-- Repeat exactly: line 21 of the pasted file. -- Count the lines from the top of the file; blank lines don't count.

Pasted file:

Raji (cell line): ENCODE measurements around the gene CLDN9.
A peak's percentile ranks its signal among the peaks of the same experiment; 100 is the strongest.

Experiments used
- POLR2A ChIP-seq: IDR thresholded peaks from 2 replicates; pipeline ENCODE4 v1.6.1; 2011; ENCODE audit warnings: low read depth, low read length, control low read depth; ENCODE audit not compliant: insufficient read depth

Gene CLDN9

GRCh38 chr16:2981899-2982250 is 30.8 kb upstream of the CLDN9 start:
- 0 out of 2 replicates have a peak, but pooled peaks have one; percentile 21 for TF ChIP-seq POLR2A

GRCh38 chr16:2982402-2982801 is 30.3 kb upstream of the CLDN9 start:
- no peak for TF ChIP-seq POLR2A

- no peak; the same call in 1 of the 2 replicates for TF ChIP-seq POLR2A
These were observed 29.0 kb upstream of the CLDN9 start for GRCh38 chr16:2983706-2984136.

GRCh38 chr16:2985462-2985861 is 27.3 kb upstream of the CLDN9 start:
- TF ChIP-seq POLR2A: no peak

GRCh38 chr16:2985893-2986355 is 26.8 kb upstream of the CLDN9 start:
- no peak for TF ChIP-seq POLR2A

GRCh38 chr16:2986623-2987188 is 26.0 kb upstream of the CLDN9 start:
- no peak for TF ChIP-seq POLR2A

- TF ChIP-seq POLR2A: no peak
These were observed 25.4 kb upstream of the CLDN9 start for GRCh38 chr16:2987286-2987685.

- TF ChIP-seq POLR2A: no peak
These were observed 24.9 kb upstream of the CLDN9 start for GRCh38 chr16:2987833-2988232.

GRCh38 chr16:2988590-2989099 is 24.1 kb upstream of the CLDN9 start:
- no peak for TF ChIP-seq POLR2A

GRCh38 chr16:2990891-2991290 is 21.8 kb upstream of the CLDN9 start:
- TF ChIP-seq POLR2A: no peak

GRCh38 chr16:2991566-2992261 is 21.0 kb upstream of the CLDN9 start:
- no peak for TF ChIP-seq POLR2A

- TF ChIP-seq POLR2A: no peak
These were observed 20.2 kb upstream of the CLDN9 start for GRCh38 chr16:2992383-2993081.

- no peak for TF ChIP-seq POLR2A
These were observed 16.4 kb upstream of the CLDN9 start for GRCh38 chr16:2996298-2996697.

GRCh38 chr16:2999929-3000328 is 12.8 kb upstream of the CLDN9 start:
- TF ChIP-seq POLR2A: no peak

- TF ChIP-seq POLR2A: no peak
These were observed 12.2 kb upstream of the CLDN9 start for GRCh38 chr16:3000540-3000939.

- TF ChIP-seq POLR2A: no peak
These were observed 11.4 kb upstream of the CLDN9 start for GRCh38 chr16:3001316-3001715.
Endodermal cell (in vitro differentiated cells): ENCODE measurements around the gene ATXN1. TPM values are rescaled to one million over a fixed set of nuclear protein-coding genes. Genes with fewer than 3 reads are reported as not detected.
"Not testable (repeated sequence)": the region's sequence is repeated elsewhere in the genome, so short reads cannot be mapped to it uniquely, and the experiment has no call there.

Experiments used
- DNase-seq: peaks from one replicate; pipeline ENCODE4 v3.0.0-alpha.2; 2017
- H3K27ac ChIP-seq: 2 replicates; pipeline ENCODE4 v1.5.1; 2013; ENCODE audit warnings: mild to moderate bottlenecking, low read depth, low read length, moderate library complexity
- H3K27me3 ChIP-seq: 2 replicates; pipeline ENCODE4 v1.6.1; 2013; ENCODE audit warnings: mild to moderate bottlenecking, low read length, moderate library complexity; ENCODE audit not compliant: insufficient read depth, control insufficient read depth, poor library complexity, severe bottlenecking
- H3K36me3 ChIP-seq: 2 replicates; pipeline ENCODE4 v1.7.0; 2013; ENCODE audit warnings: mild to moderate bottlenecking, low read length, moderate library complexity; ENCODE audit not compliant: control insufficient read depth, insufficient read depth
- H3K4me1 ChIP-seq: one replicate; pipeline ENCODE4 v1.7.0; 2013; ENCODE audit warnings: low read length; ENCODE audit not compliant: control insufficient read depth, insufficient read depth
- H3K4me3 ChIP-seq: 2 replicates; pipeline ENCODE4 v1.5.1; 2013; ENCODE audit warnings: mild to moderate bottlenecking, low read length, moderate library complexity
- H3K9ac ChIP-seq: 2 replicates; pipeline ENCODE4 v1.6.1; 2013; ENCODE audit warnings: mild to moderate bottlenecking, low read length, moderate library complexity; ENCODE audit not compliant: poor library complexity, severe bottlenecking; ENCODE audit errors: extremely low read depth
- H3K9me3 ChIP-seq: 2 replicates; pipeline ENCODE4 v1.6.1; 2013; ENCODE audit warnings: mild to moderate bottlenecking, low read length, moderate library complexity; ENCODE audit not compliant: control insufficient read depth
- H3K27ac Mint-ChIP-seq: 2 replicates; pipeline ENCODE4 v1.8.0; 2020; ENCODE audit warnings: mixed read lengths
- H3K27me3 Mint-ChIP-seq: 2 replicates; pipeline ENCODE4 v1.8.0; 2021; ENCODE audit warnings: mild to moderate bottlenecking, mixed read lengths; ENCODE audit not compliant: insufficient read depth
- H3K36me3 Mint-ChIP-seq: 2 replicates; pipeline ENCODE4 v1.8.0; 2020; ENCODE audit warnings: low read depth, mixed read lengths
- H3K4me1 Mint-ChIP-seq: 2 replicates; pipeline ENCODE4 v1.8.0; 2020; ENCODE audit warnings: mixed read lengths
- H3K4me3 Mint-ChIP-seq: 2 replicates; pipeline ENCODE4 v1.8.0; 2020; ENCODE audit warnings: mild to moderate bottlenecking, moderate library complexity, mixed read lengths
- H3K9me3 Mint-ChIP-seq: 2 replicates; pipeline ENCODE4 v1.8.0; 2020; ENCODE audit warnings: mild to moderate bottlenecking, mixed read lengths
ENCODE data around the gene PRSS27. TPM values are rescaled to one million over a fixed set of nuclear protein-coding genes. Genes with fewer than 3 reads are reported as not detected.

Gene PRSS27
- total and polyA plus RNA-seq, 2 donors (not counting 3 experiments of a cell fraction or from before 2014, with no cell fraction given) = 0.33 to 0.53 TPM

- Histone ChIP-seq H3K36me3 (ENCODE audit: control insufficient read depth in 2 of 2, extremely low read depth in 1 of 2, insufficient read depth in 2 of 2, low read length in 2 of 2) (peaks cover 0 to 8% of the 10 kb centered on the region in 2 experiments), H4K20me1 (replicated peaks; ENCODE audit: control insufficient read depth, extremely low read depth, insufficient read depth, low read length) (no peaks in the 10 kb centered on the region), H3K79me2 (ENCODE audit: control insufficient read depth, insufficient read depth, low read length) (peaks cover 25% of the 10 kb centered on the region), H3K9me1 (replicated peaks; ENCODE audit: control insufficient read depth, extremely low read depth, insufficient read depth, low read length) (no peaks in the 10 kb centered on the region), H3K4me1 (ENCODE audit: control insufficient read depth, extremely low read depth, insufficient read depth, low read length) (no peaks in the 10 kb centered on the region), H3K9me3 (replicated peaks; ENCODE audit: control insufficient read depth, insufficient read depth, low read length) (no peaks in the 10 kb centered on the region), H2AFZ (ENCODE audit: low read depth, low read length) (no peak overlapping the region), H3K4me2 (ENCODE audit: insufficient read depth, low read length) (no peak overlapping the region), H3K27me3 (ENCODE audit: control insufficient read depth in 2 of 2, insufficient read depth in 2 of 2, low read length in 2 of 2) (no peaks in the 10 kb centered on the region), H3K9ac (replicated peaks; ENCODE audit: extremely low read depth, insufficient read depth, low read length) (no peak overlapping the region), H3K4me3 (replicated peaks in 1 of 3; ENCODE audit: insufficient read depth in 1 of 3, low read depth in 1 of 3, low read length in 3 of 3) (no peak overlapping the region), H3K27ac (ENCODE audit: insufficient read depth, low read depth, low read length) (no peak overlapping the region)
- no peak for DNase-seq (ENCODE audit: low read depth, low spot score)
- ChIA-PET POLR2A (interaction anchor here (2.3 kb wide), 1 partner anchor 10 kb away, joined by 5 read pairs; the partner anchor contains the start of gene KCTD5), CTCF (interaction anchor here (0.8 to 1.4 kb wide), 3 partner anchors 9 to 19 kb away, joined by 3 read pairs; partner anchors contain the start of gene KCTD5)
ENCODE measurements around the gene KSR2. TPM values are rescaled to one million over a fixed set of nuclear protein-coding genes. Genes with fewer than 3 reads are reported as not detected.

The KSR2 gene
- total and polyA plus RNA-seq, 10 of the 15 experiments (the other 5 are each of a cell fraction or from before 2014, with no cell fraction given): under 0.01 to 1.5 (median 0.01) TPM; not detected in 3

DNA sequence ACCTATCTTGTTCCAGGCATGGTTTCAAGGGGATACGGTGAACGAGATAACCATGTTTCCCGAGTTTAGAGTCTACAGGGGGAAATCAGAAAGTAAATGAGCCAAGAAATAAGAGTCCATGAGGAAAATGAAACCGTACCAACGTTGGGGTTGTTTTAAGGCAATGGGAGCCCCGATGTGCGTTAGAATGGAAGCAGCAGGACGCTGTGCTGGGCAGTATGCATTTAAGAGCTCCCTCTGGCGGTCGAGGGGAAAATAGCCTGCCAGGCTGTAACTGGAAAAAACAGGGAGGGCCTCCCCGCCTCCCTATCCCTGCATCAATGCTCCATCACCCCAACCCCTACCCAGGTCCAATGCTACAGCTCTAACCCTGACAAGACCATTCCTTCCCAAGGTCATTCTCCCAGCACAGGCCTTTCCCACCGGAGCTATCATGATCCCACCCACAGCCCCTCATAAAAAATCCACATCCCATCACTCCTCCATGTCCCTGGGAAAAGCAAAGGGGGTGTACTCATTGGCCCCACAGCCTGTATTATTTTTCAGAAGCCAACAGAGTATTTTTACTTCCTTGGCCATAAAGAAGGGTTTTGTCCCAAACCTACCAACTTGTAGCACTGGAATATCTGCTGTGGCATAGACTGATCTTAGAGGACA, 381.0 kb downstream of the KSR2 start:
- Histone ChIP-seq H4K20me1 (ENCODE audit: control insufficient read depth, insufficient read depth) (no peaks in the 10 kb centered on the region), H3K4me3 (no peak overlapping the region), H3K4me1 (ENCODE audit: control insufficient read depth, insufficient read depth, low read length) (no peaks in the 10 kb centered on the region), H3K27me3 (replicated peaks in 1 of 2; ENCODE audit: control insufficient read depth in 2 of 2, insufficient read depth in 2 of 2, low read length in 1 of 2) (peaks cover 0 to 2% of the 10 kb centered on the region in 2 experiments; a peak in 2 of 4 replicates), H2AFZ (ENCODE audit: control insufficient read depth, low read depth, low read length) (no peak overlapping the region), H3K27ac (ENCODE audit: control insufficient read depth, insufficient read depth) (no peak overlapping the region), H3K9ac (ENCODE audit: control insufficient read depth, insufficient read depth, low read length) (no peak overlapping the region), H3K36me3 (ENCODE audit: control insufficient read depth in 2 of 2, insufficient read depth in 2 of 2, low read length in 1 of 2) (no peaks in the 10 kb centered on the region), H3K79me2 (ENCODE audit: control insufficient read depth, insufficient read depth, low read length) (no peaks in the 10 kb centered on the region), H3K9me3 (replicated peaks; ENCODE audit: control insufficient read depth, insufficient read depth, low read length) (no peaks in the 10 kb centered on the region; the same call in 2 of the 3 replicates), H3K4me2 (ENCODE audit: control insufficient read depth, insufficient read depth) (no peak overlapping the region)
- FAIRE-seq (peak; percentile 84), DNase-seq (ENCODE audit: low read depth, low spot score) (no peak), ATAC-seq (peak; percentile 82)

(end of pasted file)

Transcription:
These were observed 24.9 kb upstream of the CLDN9 start for GRCh38 chr16:2987833-2988232.